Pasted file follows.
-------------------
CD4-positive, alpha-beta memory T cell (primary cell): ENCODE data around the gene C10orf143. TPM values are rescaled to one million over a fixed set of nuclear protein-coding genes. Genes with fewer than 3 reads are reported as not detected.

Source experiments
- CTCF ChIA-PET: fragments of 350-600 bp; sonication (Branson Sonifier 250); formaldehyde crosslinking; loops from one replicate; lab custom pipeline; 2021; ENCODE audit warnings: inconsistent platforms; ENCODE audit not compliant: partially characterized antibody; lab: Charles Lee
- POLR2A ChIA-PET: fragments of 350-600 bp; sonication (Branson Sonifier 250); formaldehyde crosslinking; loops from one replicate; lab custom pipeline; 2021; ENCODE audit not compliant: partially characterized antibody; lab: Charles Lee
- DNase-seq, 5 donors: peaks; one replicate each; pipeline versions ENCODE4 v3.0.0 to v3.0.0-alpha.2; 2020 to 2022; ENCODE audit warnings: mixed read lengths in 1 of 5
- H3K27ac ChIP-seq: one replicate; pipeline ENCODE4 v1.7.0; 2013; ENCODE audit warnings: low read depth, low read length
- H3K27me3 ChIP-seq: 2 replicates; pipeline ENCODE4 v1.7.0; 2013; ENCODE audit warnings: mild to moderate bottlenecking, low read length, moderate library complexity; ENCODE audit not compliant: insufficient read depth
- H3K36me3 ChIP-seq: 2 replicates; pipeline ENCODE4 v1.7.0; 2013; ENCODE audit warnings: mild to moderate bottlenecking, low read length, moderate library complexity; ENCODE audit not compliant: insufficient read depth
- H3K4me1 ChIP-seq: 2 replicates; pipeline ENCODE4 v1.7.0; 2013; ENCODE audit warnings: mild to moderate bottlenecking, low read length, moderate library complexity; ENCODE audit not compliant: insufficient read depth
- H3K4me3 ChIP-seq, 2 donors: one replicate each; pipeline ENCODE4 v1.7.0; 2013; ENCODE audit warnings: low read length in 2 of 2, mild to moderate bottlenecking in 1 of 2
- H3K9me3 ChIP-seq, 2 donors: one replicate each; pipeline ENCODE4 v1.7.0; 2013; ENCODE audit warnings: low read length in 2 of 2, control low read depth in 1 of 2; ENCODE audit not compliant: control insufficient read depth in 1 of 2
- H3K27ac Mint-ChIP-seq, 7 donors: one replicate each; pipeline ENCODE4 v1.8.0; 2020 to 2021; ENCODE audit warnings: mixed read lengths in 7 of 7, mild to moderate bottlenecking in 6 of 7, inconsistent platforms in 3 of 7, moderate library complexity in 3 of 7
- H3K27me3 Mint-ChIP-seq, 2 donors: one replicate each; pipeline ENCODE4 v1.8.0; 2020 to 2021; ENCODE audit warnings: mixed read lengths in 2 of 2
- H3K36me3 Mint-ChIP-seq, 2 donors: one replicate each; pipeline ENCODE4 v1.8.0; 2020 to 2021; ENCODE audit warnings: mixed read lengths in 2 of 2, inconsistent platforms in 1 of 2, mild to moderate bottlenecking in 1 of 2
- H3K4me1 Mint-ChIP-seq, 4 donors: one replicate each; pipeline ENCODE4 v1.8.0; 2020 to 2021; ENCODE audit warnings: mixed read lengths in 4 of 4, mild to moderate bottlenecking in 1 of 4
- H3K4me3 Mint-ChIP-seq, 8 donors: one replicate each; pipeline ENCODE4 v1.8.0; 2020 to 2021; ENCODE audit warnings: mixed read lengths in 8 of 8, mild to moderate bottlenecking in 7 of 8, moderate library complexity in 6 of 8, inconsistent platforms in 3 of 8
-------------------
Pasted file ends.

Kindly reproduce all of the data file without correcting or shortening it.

CD4-positive, alpha-beta memory T cell (primary cell): ENCODE data around the gene C10orf143. TPM values are rescaled to one million over a fixed set of nuclear protein-coding genes. Genes with fewer than 3 reads are reported as not detected.

Source experiments
- CTCF ChIA-PET: fragments of 350-600 bp; sonication (Branson Sonifier 250); formaldehyde crosslinking; loops from one replicate; lab custom pipeline; 2021; ENCODE audit warnings: inconsistent platforms; ENCODE audit not compliant: partially characterized antibody; lab: Charles Lee
- POLR2A ChIA-PET: fragments of 350-600 bp; sonication (Branson Sonifier 250); formaldehyde crosslinking; loops from one replicate; lab custom pipeline; 2021; ENCODE audit not compliant: partially characterized antibody; lab: Charles Lee
- DNase-seq, 5 donors: peaks; one replicate each; pipeline versions ENCODE4 v3.0.0 to v3.0.0-alpha.2; 2020 to 2022; ENCODE audit warnings: mixed read lengths in 1 of 5
- H3K27ac ChIP-seq: one replicate; pipeline ENCODE4 v1.7.0; 2013; ENCODE audit warnings: low read depth, low read length
- H3K27me3 ChIP-seq: 2 replicates; pipeline ENCODE4 v1.7.0; 2013; ENCODE audit warnings: mild to moderate bottlenecking, low read length, moderate library complexity; ENCODE audit not compliant: insufficient read depth
- H3K36me3 ChIP-seq: 2 replicates; pipeline ENCODE4 v1.7.0; 2013; ENCODE audit warnings: mild to moderate bottlenecking, low read length, moderate library complexity; ENCODE audit not compliant: insufficient read depth
- H3K4me1 ChIP-seq: 2 replicates; pipeline ENCODE4 v1.7.0; 2013; ENCODE audit warnings: mild to moderate bottlenecking, low read length, moderate library complexity; ENCODE audit not compliant: insufficient read depth
- H3K4me3 ChIP-seq, 2 donors: one replicate each; pipeline ENCODE4 v1.7.0; 2013; ENCODE audit warnings: low read length in 2 of 2, mild to moderate bottlenecking in 1 of 2
- H3K9me3 ChIP-seq, 2 donors: one replicate each; pipeline ENCODE4 v1.7.0; 2013; ENCODE audit warnings: low read length in 2 of 2, control low read depth in 1 of 2; ENCODE audit not compliant: control insufficient read depth in 1 of 2
- H3K27ac Mint-ChIP-seq, 7 donors: one replicate each; pipeline ENCODE4 v1.8.0; 2020 to 2021; ENCODE audit warnings: mixed read lengths in 7 of 7, mild to moderate bottlenecking in 6 of 7, inconsistent platforms in 3 of 7, moderate library complexity in 3 of 7
- H3K27me3 Mint-ChIP-seq, 2 donors: one replicate each; pipeline ENCODE4 v1.8.0; 2020 to 2021; ENCODE audit warnings: mixed read lengths in 2 of 2
- H3K36me3 Mint-ChIP-seq, 2 donors: one replicate each; pipeline ENCODE4 v1.8.0; 2020 to 2021; ENCODE audit warnings: mixed read lengths in 2 of 2, inconsistent platforms in 1 of 2, mild to moderate bottlenecking in 1 of 2
- H3K4me1 Mint-ChIP-seq, 4 donors: one replicate each; pipeline ENCODE4 v1.8.0; 2020 to 2021; ENCODE audit warnings: mixed read lengths in 4 of 4, mild to moderate bottlenecking in 1 of 4
- H3K4me3 Mint-ChIP-seq, 8 donors: one replicate each; pipeline ENCODE4 v1.8.0; 2020 to 2021; ENCODE audit warnings: mixed read lengths in 8 of 8, mild to moderate bottlenecking in 7 of 8, moderate library complexity in 6 of 8, inconsistent platforms in 3 of 8